Buddy collects data and monitors connected devices to give Internet of Things companies a better look into their products’ performances.
McLauchlan, who is originally from Australia, said the reverse move produced a good return to Buddy’s investors, which include Microsoft Ventures and the Alliance of Angels.
The company’s stock price has dropped significantly since its debut, from 16 Australian cents in December to 9 last week.
Buddy has been expanding quickly since its listing, acquiring two companies since December.
It is expanding its Australian office, where McLauchlan said hiring is comparable to Seattle.
“The number of people we need to meet in order to make a hiring decision is pretty much the same there as here,” he said. “There are more software developers in Seattle than Sydney, but competition is also much steeper.”
— Rachel Lerman: firstname.lastname@example.org
‘American Greed’ stars fraudster
High-living financial scammer Darren Berg, now doing 18 years in federal prison, has faded from the local headlines six years after his mortgage-buying empire collapsed into bankruptcy and indictments for fraud.
But the sordid saga will be revisited Sept. 8 on CNBC’s “American Greed,” which features a 20-minute look at Berg’s free-spending lifestyle (the posh Mercer Island house, the two yachts, the airplane), his artful chicanery with the Meridian Mortgage funds, and his obsession with building a fleet of high-class tour buses using tens of millions in misappropriated money.
Drawing heavily on reporting at the time by The Seattle Times and Puget Sound Business Journal, American Greed lays out Berg’s history of financial scandal, dating back to college fraternity days at the University of Oregon.
Berg himself is not interviewed — now 54, he’s not due to be released from the low-security federal facility in Lompoc, Calif., for at least a decade. But his boyish charm is on display in a video Meridian recorded showing him making his pitch to potential investors in March 2009. Grinning, he tells them grandiosely, “I’m actually having fun in this economy. … There’s nothing funner than being right.”
In fact, as the show explains, the easy-lending climate and the subsequent Great Recession had played havoc with Berg’s business, and the collapse of Bernie Madoff’s Ponzi scheme would indirectly trigger the collapse of Berg’s as well.
Despite some over-dramatic narration read by actor Stacy Keach, “American Greed” does a good job of explaining the mechanisms involved in Berg’s fraud — for instance, how he fooled auditors by setting up dozens of post-office boxes in the names of people whose mortgage debt he’d supposedly bought.
Speaking up for those defrauded by Berg is perhaps his most famous investor, mystery writer J.A. Jance, who delivers the show’s most memorable line: “How could you be such a lowlife scum?”
— Rami Grunbaum: email@example.com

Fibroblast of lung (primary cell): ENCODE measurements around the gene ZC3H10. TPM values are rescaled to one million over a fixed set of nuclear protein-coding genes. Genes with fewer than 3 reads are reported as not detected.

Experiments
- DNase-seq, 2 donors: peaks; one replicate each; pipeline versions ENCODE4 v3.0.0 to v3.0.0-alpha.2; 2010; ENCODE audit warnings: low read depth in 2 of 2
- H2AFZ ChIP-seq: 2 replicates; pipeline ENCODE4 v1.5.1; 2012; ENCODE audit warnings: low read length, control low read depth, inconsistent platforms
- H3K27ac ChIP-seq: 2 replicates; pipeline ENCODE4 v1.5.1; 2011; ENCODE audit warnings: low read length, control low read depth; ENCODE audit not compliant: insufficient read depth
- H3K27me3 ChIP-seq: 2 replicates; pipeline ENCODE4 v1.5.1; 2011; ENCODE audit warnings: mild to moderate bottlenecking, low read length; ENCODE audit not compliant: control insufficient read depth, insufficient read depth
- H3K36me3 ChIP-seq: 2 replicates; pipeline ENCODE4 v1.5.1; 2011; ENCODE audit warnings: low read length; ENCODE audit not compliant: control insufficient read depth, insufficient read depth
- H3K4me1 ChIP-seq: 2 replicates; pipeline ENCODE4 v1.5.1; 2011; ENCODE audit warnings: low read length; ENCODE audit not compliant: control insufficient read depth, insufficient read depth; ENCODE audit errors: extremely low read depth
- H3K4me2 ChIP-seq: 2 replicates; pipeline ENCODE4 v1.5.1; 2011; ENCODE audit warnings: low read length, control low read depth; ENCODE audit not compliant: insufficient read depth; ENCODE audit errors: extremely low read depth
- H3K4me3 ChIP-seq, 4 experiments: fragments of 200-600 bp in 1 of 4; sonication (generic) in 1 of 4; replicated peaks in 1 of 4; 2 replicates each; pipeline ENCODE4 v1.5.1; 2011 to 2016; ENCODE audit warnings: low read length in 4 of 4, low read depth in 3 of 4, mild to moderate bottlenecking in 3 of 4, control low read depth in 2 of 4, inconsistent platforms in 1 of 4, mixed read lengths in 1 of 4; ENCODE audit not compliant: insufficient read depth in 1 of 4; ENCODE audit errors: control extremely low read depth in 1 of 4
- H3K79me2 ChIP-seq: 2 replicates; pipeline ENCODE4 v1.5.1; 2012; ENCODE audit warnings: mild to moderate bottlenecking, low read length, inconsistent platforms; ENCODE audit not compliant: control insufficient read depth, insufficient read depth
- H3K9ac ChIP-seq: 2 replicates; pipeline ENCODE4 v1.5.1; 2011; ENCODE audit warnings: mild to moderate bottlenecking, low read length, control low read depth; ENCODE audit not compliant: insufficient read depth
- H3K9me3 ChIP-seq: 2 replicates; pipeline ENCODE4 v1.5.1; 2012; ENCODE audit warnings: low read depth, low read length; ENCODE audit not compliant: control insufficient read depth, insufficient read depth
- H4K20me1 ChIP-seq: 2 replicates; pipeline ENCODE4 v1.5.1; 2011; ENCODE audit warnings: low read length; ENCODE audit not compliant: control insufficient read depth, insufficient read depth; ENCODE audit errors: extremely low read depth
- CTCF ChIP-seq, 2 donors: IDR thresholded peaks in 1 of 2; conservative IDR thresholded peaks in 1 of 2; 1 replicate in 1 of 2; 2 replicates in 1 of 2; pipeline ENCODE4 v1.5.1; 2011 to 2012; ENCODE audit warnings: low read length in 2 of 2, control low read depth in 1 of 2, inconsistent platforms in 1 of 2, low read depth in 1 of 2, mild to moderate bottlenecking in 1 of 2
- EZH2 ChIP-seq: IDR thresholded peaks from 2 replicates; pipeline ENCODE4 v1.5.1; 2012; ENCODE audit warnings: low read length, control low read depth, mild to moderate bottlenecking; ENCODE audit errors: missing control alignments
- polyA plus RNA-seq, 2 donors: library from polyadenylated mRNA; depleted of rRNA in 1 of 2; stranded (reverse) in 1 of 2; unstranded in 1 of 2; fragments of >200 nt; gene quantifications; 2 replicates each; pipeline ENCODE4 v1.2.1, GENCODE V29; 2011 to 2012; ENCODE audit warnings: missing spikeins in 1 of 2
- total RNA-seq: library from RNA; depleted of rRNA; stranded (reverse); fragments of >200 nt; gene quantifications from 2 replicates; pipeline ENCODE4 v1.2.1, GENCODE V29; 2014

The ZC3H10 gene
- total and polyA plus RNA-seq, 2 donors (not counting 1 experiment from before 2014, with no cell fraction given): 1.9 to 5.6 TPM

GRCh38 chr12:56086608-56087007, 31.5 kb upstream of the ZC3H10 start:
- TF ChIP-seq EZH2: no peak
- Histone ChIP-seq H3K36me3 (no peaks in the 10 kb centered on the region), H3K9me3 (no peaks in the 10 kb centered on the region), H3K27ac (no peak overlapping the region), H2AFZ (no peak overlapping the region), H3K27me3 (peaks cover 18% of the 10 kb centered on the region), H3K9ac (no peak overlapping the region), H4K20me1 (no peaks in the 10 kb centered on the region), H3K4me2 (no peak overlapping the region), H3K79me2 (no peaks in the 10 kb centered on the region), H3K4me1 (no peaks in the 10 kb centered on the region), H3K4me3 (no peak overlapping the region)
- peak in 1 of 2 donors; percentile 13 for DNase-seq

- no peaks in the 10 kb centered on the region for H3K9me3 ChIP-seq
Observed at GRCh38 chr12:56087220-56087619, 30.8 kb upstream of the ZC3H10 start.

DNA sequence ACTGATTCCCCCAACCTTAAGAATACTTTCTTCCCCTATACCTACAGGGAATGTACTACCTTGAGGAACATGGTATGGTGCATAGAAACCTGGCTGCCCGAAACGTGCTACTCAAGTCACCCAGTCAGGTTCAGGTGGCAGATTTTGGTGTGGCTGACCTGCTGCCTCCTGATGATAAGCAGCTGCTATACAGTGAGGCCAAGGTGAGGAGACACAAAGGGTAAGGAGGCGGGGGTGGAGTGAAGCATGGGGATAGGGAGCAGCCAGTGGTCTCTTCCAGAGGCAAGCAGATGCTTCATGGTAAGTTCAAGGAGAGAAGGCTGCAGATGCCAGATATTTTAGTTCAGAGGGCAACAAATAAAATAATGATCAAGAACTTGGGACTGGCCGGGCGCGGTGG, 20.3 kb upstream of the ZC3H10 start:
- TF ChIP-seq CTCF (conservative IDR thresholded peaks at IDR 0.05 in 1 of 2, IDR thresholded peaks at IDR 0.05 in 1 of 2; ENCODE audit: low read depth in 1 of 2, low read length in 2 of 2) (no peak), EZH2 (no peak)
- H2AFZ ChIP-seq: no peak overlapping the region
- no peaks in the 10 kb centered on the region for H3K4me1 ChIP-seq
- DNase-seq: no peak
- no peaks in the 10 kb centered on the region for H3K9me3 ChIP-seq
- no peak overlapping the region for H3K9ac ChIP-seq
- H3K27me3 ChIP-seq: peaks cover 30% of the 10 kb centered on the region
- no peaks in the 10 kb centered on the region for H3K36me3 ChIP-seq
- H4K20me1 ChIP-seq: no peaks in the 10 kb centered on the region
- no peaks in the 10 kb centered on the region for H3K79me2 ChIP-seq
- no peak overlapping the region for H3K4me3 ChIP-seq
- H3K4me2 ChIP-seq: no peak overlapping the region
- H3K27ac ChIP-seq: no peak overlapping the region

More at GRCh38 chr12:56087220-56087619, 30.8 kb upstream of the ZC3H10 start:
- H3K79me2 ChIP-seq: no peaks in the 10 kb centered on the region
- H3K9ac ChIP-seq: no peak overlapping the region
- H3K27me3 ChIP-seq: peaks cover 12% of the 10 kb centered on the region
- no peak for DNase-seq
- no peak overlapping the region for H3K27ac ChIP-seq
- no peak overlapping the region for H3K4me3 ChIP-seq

Microsoft targets workers’ skeds
Microsoft is working on a mobile app targeting deskless shift workers — a market for managing and scheduling work hours that some peg as having huge potential.
The app, code-named Project Sonoma, is being tested by employees at companies that have signed up to participate in the private preview. Other companies targeting that same market include local startup Shyft.
The app “lets employees view and manage their work shifts from their phone. People whose company has signed up to participate during the testing phase can install and use the app,” Microsoft said in a statement. “We can confirm that Project Sonoma has been developed internally by Microsoft from the ground up and is not based on an acquisition.”
Microsoft declined to say whether its app allows workers to swap shifts, as Shyft and similar apps do.
Shyft co-founder and CEO Brett Patrontasch said in an email that Project Sonoma — what he knows of it — “really validates the need for shift workers to have control over their schedules and the challenge this presents to employers as well as workers.
It makes sense that companies who traditionally build products for information workers, will want to transition into the deskless worker space.”
Some see lots of opportunities in the market for employees who don’t have a desk and therefore aren’t tied to a PC.
Kevin Spain, general partner with venture-capital firm Emergence Capital in Silicon Valley, said in an earlier interview that while the market for software for deskbound workers is not going away, there’s a gap for apps that address deskless workers. Those workers, he said, represent 80 percent of employees worldwide and most of them now carry smartphones.
“Over the last 18 months, we have seen a noticeable uptick in applications built specifically for ‘deskless’ workers,” he wrote in a July piece on LinkedIn. “At Emergence, we believe there will be many billion-dollar mobile enterprise companies created to address the deskless worker population.”
— Janet I. Tu: firstname.lastname@example.org